By Ingrid Elvir Oyuela

After almost two years living in this beautiful island, I must admit, there are still things that can't stop surprising me: The variety of food, the friendliness of Taiwanese people, the unpredictable nature of its weather and oh so many peculiarities of this fascinating culture. This place has truly become my second home and most important, a place that holds too many stories and memories now. Speaking of the uncountable things that make Taiwan a unique place, I can recall one that struck me by surprise: my very first earthquake experience.

Believe it or not, this event didn't happen months after my arrival to Taiwan. It was on my second week here. I hadn't even recovered from my jetlag, and was finally getting used to sleeping on a bunk bed. It was quite late (02:00am), when all of a sudden I woke up to a very long and strong shake. I was extremely scared and surprised, since in Honduras we rarely (or never) have earthquakes. My roommate back then from El Salvador, stared at me in awe as I swept of my tears and tried to pull myself together. She asked me what was wrong with me, since it was just a small tremor. Her question was so out of place to me back then, that I even felt as if I were the only person that was shocked or terrified by this event. She explained me that in her country these events were very usual. Later then, by talking to my classmates and some neighbors, I realized that this was extremely usual here too.

After many months of sharing and coexisting with different people from all over the world, I've come to the conclusion that this kind of peculiarities are the ones that broaden up our knowledge and view of the world and its cultures. Today, I've lived so many unique experiences, invaluable lessons and remarkable moments that whenever I recall events like this one I just mentioned, I giggle to myself and think of how amazing life has been to me so I can live up to share all these amazing stories. I value each and every moment lived here.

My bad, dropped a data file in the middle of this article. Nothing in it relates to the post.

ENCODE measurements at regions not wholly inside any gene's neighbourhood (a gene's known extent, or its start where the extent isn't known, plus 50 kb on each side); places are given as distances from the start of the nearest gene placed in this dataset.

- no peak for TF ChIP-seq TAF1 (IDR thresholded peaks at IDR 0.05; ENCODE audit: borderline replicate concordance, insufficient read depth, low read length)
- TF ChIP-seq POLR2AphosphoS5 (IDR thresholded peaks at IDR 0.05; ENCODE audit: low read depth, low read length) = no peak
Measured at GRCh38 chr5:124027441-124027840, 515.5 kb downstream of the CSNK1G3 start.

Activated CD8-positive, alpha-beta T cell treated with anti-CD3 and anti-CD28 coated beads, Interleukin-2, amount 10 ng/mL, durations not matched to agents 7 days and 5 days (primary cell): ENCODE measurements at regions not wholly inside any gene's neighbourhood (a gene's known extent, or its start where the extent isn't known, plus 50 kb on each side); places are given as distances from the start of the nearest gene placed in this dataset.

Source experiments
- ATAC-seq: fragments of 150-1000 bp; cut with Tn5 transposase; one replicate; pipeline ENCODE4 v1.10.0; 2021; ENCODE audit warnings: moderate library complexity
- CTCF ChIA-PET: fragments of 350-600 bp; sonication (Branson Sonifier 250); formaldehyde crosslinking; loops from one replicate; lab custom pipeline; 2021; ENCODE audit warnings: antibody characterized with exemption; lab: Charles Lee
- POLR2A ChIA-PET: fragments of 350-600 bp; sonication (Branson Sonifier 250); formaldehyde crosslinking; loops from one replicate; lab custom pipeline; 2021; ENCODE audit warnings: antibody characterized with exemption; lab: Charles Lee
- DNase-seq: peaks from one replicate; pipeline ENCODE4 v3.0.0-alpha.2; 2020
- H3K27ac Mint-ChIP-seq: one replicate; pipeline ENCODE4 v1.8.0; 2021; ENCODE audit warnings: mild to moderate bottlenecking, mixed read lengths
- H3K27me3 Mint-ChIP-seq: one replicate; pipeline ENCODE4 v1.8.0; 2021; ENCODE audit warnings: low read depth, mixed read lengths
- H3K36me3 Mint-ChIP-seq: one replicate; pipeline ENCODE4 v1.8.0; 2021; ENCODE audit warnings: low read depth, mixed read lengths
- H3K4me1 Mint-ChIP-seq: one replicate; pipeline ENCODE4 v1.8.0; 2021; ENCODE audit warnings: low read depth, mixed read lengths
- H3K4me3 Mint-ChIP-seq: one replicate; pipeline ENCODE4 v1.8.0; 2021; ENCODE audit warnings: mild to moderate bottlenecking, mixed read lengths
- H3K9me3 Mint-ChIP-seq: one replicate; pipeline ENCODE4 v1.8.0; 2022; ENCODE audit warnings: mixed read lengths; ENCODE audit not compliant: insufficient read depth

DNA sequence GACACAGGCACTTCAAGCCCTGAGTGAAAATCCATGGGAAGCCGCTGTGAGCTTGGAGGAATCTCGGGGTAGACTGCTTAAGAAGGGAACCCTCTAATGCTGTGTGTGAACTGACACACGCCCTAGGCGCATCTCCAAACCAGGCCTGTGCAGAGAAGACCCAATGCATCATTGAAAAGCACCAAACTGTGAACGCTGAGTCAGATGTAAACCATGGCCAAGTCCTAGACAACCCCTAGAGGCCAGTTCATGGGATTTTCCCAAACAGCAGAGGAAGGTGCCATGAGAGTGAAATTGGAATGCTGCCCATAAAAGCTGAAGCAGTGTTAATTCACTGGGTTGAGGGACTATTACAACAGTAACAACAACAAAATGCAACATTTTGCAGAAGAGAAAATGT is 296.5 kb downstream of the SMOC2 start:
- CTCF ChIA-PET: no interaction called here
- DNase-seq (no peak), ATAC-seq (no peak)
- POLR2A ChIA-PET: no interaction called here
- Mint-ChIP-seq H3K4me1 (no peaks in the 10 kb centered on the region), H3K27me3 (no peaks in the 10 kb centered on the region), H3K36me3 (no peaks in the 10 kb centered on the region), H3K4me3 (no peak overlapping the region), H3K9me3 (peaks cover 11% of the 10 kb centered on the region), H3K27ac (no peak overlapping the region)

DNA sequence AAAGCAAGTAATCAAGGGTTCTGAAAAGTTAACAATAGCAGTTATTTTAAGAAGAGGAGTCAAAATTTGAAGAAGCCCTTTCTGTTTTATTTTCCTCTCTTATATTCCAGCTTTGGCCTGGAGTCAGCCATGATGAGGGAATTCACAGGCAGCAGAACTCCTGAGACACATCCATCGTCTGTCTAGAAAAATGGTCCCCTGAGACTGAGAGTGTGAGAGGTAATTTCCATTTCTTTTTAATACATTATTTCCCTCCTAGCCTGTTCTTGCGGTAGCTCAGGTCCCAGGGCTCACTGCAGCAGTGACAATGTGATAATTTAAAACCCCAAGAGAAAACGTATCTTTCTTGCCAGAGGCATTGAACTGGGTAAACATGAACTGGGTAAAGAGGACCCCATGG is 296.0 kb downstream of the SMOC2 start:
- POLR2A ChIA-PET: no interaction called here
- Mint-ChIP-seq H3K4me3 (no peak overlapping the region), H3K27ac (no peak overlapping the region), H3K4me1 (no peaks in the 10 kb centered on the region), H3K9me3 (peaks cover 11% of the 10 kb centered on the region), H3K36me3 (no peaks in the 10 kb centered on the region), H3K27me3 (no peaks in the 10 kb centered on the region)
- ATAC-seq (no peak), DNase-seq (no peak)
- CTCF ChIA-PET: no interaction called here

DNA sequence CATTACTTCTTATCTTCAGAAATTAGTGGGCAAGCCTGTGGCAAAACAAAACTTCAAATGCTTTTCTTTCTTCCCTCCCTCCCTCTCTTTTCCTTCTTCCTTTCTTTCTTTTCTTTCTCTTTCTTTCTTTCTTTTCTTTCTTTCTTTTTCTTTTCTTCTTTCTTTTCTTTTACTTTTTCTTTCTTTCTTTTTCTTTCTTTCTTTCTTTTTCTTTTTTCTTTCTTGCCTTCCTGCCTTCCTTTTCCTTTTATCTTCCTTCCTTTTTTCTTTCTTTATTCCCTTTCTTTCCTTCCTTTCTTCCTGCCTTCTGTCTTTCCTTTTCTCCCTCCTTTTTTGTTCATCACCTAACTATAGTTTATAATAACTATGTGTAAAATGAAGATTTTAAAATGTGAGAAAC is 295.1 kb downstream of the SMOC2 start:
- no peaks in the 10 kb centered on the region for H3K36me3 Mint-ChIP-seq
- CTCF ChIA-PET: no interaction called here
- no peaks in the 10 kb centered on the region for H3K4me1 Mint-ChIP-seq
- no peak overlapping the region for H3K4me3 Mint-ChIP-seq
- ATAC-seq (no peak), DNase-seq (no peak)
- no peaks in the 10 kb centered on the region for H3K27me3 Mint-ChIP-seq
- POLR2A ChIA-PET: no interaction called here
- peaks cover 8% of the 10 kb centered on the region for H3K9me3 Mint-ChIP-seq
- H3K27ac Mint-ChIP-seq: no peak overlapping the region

Now that I've set a routine and lifestyle in Taiwan, somehow different than the one I was used to in Honduras, I can now assure you that I've become more intrepid and open to different things like this one event I just mentioned. After 20 months living in Taiwan and 7 earthquakes later, I must confess that I no longer cry or shout with earthquakes, but I still feel scared of them. Nature is something so unpredictable that you never know what to expect or do when a typhoon, earthquake or any sort of natural disaster strikes the place where you live.

Unfortunately, not all earthquake stories are reason to laugh or joke. Last February, an earthquake with magnitude of 6.4 hit Pingtung, on the southern part of Taiwan. This earthquake caused widespread damage and 117 deaths. I felt very scared with this one, especially because I was not in Taiwan, and made me wonder how my fellow Taiwanese people were about this event. This was a tragedy out of its nature since these things don’t usually happen here.

Moreover, I have to admit that I'm very impressed by the safety and efficiency of the structural design in Taiwan's earthquake proof buildings. I've always said that beauty is in the little things, and Taiwan has given me infinite and more of these little things to appreciate. Thank you Taiwan for more things and experiences that make me talk more about you and your uniqueness.